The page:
DataCore Software announced today it has acquired MayaData to add a container storage platform to its portfolio of software-defined storage (SDS) offerings.
Previously, DataCore was providing funding to MayaData along with forming technology licensing agreements that include transferring engineers to MayData and gaining seats on the company’s board. Financial terms of the acquisition were not disclosed.
MayaData is best known for OpenEBS, an open source container storage platform that runs natively on Kubernetes. OpenEBS automates provisioning and replication of storage pods and is now being advanced as an open source project under the auspices of the Cloud Native Computing Foundation (CNCF).
DataCore CEO Dave Zabrowski said now that Kubernetes is being adopted by a wider range of enterprise IT organizations to run stateful applications, the time is right to bring MayaData into the fold of DataCore. Nevertheless, DataCore is committed to continuing to contribute to the OpenEBS project, he added.
As of the end of the third quarter 2021, OpenEBS is pulled more than 600,000 times a week, which represents a 300% increase over the last eight months, the company claims. Organizations that are running MayaData software in production environments include Bloomberg, Flipkart and Optoro.
DataCore now has a two-pronged approach to Kubernetes. In addition to OpenEBS, the rest of its portfolio of storage software can be connected to Kubernetes via the container storage interface (CSI) that was created by the Kubernetes community.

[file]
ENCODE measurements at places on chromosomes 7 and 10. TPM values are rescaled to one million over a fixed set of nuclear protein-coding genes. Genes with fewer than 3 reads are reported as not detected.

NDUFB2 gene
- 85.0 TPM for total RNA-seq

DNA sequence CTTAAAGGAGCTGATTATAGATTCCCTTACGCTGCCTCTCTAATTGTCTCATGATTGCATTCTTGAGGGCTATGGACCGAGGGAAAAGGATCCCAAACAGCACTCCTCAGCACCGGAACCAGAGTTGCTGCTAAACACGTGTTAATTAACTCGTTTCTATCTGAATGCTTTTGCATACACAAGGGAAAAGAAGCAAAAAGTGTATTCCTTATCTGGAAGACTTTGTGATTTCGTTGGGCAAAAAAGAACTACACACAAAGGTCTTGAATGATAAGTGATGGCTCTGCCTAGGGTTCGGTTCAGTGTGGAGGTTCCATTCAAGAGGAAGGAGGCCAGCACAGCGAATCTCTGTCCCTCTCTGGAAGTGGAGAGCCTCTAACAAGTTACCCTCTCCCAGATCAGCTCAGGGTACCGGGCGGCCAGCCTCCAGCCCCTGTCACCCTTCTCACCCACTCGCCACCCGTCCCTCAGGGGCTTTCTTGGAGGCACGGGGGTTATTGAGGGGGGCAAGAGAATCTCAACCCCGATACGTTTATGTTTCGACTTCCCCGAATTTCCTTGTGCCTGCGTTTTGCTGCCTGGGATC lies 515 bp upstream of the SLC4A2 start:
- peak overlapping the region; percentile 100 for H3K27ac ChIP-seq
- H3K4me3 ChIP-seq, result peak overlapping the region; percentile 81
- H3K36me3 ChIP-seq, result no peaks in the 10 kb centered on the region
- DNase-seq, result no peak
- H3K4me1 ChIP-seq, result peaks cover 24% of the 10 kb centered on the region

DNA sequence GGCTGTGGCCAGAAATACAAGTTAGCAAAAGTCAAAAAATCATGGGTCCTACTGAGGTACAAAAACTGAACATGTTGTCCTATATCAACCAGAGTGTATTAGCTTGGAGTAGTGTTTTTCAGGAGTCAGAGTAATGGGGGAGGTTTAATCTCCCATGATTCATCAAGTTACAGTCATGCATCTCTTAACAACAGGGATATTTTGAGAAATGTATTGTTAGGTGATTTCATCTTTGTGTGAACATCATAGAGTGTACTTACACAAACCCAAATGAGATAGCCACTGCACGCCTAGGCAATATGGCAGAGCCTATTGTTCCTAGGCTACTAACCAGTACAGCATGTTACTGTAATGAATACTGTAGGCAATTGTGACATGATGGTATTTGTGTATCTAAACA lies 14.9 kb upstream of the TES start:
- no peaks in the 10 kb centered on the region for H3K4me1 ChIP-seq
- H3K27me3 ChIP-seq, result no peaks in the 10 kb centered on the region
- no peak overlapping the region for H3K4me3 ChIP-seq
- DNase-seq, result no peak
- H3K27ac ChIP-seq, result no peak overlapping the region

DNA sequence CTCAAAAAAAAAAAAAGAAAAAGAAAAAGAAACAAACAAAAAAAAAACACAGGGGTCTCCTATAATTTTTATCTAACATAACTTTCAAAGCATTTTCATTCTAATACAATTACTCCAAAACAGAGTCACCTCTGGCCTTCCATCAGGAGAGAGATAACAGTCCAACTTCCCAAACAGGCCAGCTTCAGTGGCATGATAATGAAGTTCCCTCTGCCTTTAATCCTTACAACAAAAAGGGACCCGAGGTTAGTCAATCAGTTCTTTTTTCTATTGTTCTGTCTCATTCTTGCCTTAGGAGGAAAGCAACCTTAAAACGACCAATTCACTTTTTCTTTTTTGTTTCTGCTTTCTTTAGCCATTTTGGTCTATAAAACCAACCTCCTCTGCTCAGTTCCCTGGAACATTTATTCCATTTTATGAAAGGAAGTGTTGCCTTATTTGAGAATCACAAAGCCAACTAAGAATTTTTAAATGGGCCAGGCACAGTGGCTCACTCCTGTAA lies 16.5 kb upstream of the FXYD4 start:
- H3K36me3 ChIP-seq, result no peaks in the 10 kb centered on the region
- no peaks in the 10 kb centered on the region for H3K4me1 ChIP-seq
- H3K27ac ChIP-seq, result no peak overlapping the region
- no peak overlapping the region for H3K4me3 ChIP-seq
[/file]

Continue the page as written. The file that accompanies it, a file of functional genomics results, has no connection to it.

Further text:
Kubernetes itself provides permanent storage mechanisms for containers based on Kubernetes persistent volumes (PV). This makes it possible to access data far beyond the lifespan of any given pod. Kubernetes volumes allow users to mount storage units to expand how much data they can share between nodes. Volumes are deleted when a pod hosting it shuts down. The permanent volume, however, is hosted on its own pod to ensure data remains accessible. Upon creation, the PV is bound to the pod that requested the persistent volume claim (PVC).
Until recently, however, there was a debate about the wisdom of deploying stateful applications on Kubernetes. Many IT teams preferred to only deploy stateless applications that stored data on external platforms outside of the Kubernetes cluster.
Proponents of stateful applications on Kubernetes clusters argue that this approach makes it easier to converge the management of compute and storage on the same platform.
A recent survey published by the Data on Kubernetes Community (DoKC) finds 70% of respondents are now running stateful applications on Kubernetes clusters, with another 20% saying they expect to see these types of workloads deployed on the platform. The survey also finds that 46% of respondents that are running stateful workloads have more than half of them running on Kubernetes clusters.
The battle for Kubernetes storage dominance is, of course, just beginning. The good news is enterprise IT teams have no shortage of options. The challenge now is determining which approach is better suited to the requirements of what will soon be a wide range of both stateful and stateless applications.